My youngest son is doing distance learning from home along with every other college student. It is truly great having him home but I still lament the loss of what we’d have been doing in Ithaca this past weekend, as we were scheduled to be visiting him for his first big rowing event of the season.
When visiting Cornell University, I always go to the Herbert F. Johnson Museum of Art, which is right in the heart of the campus. Magnificent 360 degree views of Ithaca, Lake Cayuga and the Cornell campus can be seen from the top of the museum. Opened in 1973, the museum was designed by I.M. Pei & Partners.
The permanent collection houses more than 25,000 works including Asian art from the 15th century to present, African sculpture and textiles, European art from ancient times to the present, pre-Columbian sculpture and ceramics, and modern and contemporary painting and sculpture.
“Albers’ famous series Homage to the Square – eventually comprising more than a thousand works in various media – is based on a mathematical format of color squares set against one another. His intention was to systematically explore spatial and color relationships within the limitations of the square format. For Bright Hour, Albers made a careful record of the painting’s formal experiment, writing on back of the board: “Paints read from center/ Cadmium yellow light/ Naples yellow/ Yellow ochre / Cadmium orange / primary from tube with addition of thinner / 6 coats of casein with addition of lines oil and varnish.” (Johnson Museum of Art) I always stop and look at Albers’ square paintings as his sense of color is incredible. I never knew he wrote down the colors on the backs of his paintings. I wonder if he always did this? His book Interaction of Color, originally published in 1963 as a handbook for teaching, is one of my personal favorites.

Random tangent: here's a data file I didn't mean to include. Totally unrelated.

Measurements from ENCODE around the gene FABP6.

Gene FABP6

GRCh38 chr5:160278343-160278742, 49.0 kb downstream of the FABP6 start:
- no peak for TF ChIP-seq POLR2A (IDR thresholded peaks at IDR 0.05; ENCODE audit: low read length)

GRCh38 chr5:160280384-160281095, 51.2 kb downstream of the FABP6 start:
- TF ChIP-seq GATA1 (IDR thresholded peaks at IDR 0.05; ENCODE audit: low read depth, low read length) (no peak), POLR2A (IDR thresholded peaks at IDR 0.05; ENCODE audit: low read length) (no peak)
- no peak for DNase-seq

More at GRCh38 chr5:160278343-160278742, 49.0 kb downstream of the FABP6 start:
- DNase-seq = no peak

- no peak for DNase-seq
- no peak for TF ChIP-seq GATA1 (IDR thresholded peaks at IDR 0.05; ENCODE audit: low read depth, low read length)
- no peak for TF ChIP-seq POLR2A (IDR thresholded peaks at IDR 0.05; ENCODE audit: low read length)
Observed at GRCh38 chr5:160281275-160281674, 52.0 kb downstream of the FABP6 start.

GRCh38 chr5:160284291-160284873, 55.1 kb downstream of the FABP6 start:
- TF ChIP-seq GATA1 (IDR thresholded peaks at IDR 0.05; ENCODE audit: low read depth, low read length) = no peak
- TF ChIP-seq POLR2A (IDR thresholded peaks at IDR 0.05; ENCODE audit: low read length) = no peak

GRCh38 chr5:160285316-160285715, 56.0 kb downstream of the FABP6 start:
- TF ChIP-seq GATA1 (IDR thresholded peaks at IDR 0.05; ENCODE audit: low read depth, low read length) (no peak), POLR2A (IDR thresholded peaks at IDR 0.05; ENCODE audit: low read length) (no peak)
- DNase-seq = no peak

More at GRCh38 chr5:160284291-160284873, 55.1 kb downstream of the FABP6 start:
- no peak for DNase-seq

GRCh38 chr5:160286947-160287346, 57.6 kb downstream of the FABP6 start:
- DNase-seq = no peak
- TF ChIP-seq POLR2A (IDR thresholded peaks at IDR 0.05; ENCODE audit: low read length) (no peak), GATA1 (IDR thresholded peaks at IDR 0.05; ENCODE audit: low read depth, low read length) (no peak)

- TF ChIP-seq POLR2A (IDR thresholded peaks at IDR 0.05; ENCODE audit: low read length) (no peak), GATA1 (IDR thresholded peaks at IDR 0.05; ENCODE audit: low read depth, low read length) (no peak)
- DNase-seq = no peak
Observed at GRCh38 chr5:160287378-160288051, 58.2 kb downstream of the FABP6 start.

If you want to see more funerary vessels, read one of my past blog posts here.
If you want to see another example from the Jomon period, see here.
All good things come to those that don’t give up. I had been to the museum several times, and each time had looked in the visible storage area, as on line there was a Betty Woodman piece listed as being in visible storage. I’m a big Betty Woodman fan and I adore her pillow pitchers. I contacted the museum several times to see if they could take it out of regular storage (since it was never in visible storage) so I could see the piece, and finally got a nice person to do so! It was awaiting my arrival in a conference room on my last visit. I begged them to put the piece out on display and was hoping to check to see if it was this past weekend. Next time I’ll let you know.